I've been tough on the New Play Exchange in the past. When it first launched four years ago, I complained that they were putting way too much emphasis on signing up playwrights to list their plays and not enough on recruiting theater companies to search for and produce those plays.

Well, things are getting better. Over the last year, I've heard from numerous playwrights who've gotten discovered through the site. Not by publishers (at least not yet), but it seems plenty of theater companies--both big and small--are filling the odd slots in their seasons with plays they find on the site.

I'd never gotten contacted by one, but I'd chalked that up to the fact that I primarily write plays for youth. The teachers who select plays for young actors still tend to rely on publisher's catalogs and word of mouth.

I started to think I would never get contacted. Maybe the New Play Exchange wasn't meant for my me.

And then, in the last two weeks, I received not one but two inquiries from theater companies. And that's exactly two more than I've ever received from this website.

The first was a nonprofit in Maryland that tours plays in schools. They wanted to know how much I would charge for performances of Rumpelstiltskin, Private Eye.

Since that play is published by Pioneer Drama Service, I quoted them Pioneer's rate and then directed them to the play's website. I haven't seen the group pop up on my account yet so I'm thinking they went in a different direction.

The second was a children's theater group in Wellington, New Zealand, of all places. Gemma, the director, had already ordered Real Pirates Don't Wear Tiaras (as a matter of fact, she's going to give the play its world premiere next month), and she liked it so much that she went to the New Play Exchange to see what else I'd written.

As it turned out, she loved Doggone Detectives. And therein lies another whole tale (tail?).

When I first wrote the play, I thought I had a winner. The play featured three adorable leads--a German Shepherd who'd been drummed off the police force for eating the evidence in a sausage-stealing case, a bloodhound with a nose for crime (and a mouth for snacks), and a yippy little terrier who desperately wanted to be a detective. There was only one small problem. She was afraid of everything.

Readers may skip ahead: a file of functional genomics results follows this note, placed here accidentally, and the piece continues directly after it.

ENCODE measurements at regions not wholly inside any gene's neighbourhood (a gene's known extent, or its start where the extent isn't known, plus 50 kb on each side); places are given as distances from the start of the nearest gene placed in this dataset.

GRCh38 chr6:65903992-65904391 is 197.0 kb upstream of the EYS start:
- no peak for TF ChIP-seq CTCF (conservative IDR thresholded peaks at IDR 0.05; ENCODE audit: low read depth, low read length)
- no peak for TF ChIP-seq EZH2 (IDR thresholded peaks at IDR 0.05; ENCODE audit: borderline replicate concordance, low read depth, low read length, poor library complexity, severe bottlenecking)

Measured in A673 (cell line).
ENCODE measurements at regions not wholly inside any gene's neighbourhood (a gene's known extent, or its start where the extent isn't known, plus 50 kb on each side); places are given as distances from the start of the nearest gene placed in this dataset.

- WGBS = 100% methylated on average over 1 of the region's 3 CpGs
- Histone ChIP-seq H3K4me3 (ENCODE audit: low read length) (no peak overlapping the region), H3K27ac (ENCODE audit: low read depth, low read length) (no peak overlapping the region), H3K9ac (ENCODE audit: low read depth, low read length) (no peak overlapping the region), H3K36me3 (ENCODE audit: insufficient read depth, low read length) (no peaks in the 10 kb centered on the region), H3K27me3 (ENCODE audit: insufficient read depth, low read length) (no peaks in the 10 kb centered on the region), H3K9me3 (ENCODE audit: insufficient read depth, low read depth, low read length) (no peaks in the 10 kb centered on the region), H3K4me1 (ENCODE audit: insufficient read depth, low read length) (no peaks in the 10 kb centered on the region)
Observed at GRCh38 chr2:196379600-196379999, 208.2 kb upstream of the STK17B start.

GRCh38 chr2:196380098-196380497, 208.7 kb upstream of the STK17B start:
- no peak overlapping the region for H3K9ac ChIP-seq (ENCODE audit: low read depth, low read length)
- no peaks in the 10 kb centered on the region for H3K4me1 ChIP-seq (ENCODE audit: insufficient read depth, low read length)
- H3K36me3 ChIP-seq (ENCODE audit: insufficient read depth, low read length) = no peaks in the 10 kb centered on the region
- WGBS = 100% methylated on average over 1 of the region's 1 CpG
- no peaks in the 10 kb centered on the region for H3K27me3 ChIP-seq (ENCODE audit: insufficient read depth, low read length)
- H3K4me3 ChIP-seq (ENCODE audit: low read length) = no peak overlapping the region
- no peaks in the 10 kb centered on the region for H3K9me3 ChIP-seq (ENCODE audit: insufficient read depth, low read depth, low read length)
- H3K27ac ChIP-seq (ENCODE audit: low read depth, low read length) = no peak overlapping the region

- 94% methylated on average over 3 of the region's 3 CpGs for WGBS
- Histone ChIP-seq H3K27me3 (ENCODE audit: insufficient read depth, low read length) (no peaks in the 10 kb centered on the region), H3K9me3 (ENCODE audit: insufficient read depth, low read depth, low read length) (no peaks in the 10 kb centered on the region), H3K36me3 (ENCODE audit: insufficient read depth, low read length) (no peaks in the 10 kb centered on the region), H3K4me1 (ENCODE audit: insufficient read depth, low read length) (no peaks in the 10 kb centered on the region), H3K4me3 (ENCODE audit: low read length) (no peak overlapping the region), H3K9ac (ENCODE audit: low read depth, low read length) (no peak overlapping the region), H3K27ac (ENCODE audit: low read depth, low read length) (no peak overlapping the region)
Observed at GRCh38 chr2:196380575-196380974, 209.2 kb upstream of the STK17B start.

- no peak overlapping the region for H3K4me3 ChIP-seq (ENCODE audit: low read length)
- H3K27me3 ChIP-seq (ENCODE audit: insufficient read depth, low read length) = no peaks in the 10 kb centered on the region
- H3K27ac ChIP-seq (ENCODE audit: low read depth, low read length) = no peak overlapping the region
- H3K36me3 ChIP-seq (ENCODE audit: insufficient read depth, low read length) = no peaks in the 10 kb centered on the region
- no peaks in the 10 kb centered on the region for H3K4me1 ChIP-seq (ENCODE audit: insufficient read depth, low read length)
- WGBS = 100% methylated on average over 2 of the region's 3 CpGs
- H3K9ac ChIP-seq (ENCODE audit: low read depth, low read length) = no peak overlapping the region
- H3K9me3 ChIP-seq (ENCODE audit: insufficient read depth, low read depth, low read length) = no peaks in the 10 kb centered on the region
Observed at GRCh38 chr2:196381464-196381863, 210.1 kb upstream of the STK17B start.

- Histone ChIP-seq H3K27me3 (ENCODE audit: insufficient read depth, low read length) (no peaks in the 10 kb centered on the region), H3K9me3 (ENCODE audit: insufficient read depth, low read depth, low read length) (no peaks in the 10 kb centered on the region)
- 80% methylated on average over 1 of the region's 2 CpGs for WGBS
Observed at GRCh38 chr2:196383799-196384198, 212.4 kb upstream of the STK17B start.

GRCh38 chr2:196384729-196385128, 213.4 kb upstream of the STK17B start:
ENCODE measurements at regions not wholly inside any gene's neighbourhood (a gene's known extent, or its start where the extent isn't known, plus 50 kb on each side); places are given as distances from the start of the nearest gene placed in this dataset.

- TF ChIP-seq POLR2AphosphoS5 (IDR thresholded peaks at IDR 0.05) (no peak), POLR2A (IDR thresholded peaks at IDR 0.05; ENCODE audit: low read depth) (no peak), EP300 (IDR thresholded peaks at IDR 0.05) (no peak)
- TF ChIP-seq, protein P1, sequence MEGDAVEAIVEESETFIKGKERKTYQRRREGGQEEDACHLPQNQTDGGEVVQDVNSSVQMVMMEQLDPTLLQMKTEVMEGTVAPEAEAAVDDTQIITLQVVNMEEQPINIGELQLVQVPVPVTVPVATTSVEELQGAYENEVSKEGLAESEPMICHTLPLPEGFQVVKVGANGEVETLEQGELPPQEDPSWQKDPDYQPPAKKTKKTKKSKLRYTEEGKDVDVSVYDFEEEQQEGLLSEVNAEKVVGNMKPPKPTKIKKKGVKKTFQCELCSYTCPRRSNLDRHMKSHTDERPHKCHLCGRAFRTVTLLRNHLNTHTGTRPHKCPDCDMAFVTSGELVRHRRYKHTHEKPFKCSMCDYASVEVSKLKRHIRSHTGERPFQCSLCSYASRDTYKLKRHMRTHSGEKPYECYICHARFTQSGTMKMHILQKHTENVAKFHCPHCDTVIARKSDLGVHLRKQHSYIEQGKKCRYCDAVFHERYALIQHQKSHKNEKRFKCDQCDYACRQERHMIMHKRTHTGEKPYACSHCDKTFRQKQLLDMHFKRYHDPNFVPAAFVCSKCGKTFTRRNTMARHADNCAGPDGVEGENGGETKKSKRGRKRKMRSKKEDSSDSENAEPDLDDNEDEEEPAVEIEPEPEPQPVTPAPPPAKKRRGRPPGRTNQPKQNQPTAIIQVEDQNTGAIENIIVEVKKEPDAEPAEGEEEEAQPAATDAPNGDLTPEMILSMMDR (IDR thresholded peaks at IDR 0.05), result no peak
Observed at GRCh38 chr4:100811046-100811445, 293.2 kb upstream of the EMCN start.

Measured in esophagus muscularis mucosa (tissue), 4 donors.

Other  was also easy to produce and crammed full of poochy puns. It even won the Beverly Hills Theatre Guild Play Competition for Youth Theatre. But I couldn't get it published to save my life.

Pioneer was the first to reject it. They thought the costumes would be too challenging because they  would have to be specific to the breed.

Heuer and TheatreFolk thought the play was too young. YouthPlays failed to get enthused. And Eldridge wasn't talking.

Oh, one other thing. It wasn't called Doggone Detectives then. When I first submitted it to Pioneer, it was called Big Trouble in Dogtown. But I quickly soured on that title. It sounded too close to my play Trouble in Paradise Junction. More importantly, it didn't communicate the idea that the play was a detective story.

Its next title was Bow Wow Detectives. And that's the title under which it won the Beverly Hills contest.

Then earlier this year, I received a cease and desist letter from a self-published author who'd trademarked that exact same title for her series of books about dogs that aren't detectives and detectives that aren't dogs. I politely pointed out that her own trademark registration did not include plays as a category, but she refused to back off. And by that time, I started to think that the title might be a little too young.

So I gave the play its third (and hopefully final) title: Doggone Detectives. And that's the title under which it'll receive its world premiere next month in beautiful Wellington, New Zealand.